Frequently Asked Questions

Volunteering for a clinical trial is an important decision. Listed below are some questions and answers that may guide you in your decision-making process.

What are clinical trials?

A clinical trial is a research study in human volunteers that answers specific health questions. Clinical research studies aim to determine if a drug or treatment is safe and effective. Carefully conducted clinical trials are the safest and fastest way to discover treatments that work in people to improve their health.

Who can participate in a clinical trial?

Researchers typically look for people who have a specific disease or who are at high risk to develop a certain disease. Healthy people are needed for some trials. Certain criteria such as age, gender, type of disease, previous treatment history and other medical conditions, are used to identify appropriate patients and keep them safe.

What happens during a clinical trial?

For all types of trials, you work with a study team which includes doctors, nurses and other health care professionals. The study team will give you specific instructions for participating in the trial and monitor you carefully throughout the study.

What are the different phases of clinical trials?

Clinical trials are conducted in phases. The phases of each trial have different purposes and help scientists answer different questions.

  • Phase I – researchers test an experimental drug or treatment in a small group of people (20-80) for the first time to evaluate its safety, determine a safe dose range, and identify side effects.
  • Phase II – the experimental study drug or treatment is given to a larger group of people (100-300) to see if it is effective and then to further evaluate its safety.
  • Phase III – the experimental study drug or treatment is given to large groups of people (1000-3000) to confirm its effectiveness, monitor side effects, compare it to commonly used treatments, and collect information that will allow the experimental drug or treatment to be used safely.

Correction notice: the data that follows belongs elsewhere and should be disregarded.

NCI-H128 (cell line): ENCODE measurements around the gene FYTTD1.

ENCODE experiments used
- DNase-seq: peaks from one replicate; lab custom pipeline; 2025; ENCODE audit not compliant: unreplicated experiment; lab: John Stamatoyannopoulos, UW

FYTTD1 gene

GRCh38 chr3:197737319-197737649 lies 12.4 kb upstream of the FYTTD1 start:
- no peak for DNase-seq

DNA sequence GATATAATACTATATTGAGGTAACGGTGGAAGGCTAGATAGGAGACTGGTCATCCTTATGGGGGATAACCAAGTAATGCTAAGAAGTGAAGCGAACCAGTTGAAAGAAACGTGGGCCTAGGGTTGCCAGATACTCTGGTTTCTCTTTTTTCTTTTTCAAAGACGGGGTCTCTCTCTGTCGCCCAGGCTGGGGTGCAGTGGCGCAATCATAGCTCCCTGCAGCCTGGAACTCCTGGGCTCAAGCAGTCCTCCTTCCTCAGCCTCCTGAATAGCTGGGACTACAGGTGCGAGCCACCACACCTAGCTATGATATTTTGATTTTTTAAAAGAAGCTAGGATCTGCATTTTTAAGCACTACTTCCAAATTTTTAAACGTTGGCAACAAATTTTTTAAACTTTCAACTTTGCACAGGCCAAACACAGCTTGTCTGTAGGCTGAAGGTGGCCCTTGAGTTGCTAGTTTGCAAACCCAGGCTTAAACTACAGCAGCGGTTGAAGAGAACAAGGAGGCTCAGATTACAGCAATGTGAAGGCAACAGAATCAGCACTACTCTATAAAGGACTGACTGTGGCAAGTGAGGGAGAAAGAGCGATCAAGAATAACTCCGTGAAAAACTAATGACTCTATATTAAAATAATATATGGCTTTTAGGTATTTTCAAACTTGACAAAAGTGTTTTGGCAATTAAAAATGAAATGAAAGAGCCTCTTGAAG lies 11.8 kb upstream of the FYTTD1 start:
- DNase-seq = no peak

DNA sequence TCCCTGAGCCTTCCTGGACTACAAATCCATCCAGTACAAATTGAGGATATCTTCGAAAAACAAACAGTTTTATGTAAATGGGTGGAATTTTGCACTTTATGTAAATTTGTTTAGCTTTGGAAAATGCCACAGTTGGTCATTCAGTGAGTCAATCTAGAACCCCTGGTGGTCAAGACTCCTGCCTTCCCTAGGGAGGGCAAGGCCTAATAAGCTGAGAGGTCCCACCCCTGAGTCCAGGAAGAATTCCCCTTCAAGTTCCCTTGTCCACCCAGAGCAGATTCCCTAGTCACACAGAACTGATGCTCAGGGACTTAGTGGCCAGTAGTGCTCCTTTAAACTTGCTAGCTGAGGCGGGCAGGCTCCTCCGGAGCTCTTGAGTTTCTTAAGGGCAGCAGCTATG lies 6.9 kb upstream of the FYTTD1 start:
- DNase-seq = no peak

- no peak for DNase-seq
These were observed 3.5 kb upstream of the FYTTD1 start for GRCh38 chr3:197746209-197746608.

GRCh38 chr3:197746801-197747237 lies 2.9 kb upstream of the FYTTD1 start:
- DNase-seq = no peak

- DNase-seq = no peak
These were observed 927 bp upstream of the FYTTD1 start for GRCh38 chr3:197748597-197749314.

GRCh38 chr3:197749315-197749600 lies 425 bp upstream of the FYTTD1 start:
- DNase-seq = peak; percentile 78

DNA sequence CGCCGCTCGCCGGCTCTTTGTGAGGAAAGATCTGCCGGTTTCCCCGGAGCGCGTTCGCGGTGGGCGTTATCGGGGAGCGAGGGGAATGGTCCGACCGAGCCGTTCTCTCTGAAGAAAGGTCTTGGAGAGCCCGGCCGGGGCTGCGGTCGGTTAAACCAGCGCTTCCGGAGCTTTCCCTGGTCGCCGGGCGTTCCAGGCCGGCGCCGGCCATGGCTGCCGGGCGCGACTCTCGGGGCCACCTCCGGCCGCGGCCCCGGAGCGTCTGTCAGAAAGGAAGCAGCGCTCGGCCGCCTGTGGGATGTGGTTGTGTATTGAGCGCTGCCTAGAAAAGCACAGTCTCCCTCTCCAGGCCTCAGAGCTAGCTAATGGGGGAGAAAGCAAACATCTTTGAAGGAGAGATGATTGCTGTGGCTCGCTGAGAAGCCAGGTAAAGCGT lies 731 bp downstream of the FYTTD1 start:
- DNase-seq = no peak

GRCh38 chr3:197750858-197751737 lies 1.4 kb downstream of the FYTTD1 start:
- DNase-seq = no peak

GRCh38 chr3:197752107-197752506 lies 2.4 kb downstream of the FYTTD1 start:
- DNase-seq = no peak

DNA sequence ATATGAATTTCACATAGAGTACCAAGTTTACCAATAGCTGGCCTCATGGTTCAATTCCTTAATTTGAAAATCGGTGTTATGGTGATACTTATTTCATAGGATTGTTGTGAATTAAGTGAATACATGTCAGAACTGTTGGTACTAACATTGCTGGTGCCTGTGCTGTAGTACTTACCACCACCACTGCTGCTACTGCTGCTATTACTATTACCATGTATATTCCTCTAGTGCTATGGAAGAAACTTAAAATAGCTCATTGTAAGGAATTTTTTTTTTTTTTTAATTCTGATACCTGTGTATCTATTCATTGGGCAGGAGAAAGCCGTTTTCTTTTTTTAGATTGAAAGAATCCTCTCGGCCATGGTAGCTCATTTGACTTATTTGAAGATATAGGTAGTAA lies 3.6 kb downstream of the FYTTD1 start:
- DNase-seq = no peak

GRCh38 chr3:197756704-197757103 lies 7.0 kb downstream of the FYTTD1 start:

• Phase IV – post-marketing studies provide additional information including the drug or treatment risks, benefits and optimal use.

Why should I participate?

Your role in clinical research is crucial in advancing science and technology that will improve the health of future generations. Without volunteers, research studies cannot be accomplished.

What Are the Costs?

All testing and services that are specifically related to the study and would not have been performed if you were not in the study will be provided at no cost to you and will not be billed to you or your health insurer or Medicare. Costs that are part of your normal medical care that you would have even if you were not in this study will be billed to your health insurer or Medicare.

What are the Risks and Benefits?

It is important to understand that some risks are involved in clinical research, just as in routine medical care and activities of daily living. The specific risks associated with any research protocol are described in detail in the informed consent document. In addition, the major risks of participating in a study will be explained to you by a member of the research team, who will answer your questions about the study. Before deciding to participate, you should carefully weigh these risks against possible benefits. Clinical trials can provide access to new or experimental treatments that otherwise aren’t available. You may or may not receive direct benefit for yourself as a result of participating in research, but you will know that the knowledge developed may help others.

What is informed consent?